Social-Emotional and Behavioral Health and Development are the Foundations of Learning

By Shantel Meek, PhD, Senior Policy Advisor for Early Childhood Development and Linda K. Smith, Deputy Assistant Secretary for Early Childhood Development

Learning is a social process. From the first days of life, young children learn through socially interacting with the adults in their lives. Throughout infancy and early childhood, young children are sensitive to and read social cues from trusted caregivers. They use those cues to guide what they should learn and what they should do; what they should attend to and what they should ignore; what is safe and what they should be afraid of. This early social awareness enables the earliest learning.

Learning requires a set of social and emotional competencies that build on each other and are developed over time. These competencies can only be fostered in the context of warm, trusting, and secure relationships. In the safe havens of these relationships, adults guide children’s learning and development, expose them to new experiences, and provide the emotional security that enables them to explore new concepts in the world around them.

Given the strong link between relationships, social-emotional development, and learning, it is not surprising that there is a large and growing research base showing a robust connection between social-emotional development and academic success. Studies indicate that children who have securely attached relationships with trusting adults are more advanced in their cognitive and language development and show greater achievement in school.[1] Preschoolers with strong social-emotional skills and behavior regulation tend to have higher attention skills and develop better early literacy, vocabulary and math skills.[2] In the school years, these children demonstrate greater academic achievement and wellness.[3] A recent meta-analysis examining data from over 270,000 children, found that those engaged in social-emotional learning programs at school, demonstrated an 11 to 17 percentile gain in achievement.[5]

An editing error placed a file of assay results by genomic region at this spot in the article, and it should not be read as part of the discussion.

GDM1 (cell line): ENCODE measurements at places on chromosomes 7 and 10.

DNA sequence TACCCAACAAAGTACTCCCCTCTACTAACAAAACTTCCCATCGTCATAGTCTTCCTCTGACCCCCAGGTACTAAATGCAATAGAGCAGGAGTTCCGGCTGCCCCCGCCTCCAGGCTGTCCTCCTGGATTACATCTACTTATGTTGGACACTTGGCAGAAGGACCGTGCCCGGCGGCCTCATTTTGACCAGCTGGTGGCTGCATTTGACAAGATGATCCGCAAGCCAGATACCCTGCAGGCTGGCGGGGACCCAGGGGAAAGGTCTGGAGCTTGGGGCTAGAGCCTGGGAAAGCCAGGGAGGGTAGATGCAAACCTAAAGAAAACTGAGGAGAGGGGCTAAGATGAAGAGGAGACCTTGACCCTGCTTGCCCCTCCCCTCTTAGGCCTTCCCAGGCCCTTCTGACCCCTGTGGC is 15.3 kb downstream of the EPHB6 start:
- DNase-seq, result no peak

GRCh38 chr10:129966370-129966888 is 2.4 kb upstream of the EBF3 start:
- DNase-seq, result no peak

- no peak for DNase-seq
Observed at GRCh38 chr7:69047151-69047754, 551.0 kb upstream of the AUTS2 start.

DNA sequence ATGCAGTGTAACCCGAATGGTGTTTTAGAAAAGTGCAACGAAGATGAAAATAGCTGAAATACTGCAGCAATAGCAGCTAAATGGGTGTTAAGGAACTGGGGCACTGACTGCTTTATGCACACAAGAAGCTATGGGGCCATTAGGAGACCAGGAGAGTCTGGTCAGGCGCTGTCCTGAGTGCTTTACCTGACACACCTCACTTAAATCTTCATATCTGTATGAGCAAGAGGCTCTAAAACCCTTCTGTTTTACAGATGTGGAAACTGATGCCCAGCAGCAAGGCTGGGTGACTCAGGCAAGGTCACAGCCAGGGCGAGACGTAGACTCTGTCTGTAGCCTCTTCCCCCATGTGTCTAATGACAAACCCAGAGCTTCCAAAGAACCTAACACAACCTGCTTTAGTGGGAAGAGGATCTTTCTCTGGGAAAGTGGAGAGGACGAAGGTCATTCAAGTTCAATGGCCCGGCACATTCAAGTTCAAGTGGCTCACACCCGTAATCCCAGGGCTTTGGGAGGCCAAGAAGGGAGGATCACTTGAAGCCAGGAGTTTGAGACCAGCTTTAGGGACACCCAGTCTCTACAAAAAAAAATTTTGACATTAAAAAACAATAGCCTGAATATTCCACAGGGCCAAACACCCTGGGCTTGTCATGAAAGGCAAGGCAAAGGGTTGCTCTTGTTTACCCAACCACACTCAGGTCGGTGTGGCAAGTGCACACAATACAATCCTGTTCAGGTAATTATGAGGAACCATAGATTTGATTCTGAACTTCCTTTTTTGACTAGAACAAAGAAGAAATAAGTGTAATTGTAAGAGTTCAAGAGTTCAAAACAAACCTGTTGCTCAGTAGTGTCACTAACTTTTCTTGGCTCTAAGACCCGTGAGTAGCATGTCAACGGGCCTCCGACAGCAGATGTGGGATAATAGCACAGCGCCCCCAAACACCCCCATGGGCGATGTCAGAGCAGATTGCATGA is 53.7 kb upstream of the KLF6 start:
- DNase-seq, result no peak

But social-emotional skills are not only influential across childhood and adolescence; early social-emotional skills have been linked to outcomes decades later in adulthood. A 20-year study funded by the Robert Wood Johnson Foundation and published in the American Journal of Public Health this summer, found that kindergartners who demonstrated greater social competence, as reported by teachers, were more likely to reach higher levels of education and higher-paying jobs and less likely to drop out of school and need government assistance.[4],[5]

In fact, for every point increase in kindergartners’ social competence, children were:

  • 54% more likely to earn a high school diploma;
  • Twice as likely to attain a college degree in early adulthood; and
  • 46% more likely to have a full time job at the age of 25.

For every point decrease, they had:

  • 67% higher likelihood of having been arrested by age 25;
  • 82% higher rate of recent marijuana usage; and
  • 82% higher likelihood of being in or on a waiting list for public housing.

It is clear that social-emotional and behavioral development is a central and consequential component of development that is fostered within securely attached relationships. Importantly, these relationships include relationships with child care providers and other early educators. Nearly 11 million children under the age of 5, approximately 63% of the nation’s children in this age group, are in some type of child care arrangement each week, for an average of 36 hours.[6] About a million children are served in Head Start programs each year and more than 1.3 million children attend state preschool programs. Children can and do develop emotional attachment to their early educators and providers, and the quality of those relationships predicts children’s success in the classroom and beyond. [7], [8]

It is critical that the early childhood workforce has a deep understanding and strong competencies to foster children’s social-emotional and behavioral health, especially infant/toddler teachers who play such a prominent role in children’s earliest experiences. This spring, the National Academies of Science released the much anticipated report Transforming the Workforce for Children Birth to Eight, that confirms that social-emotional and behavioral health are central aspects of development and should be promoted in early childhood programs.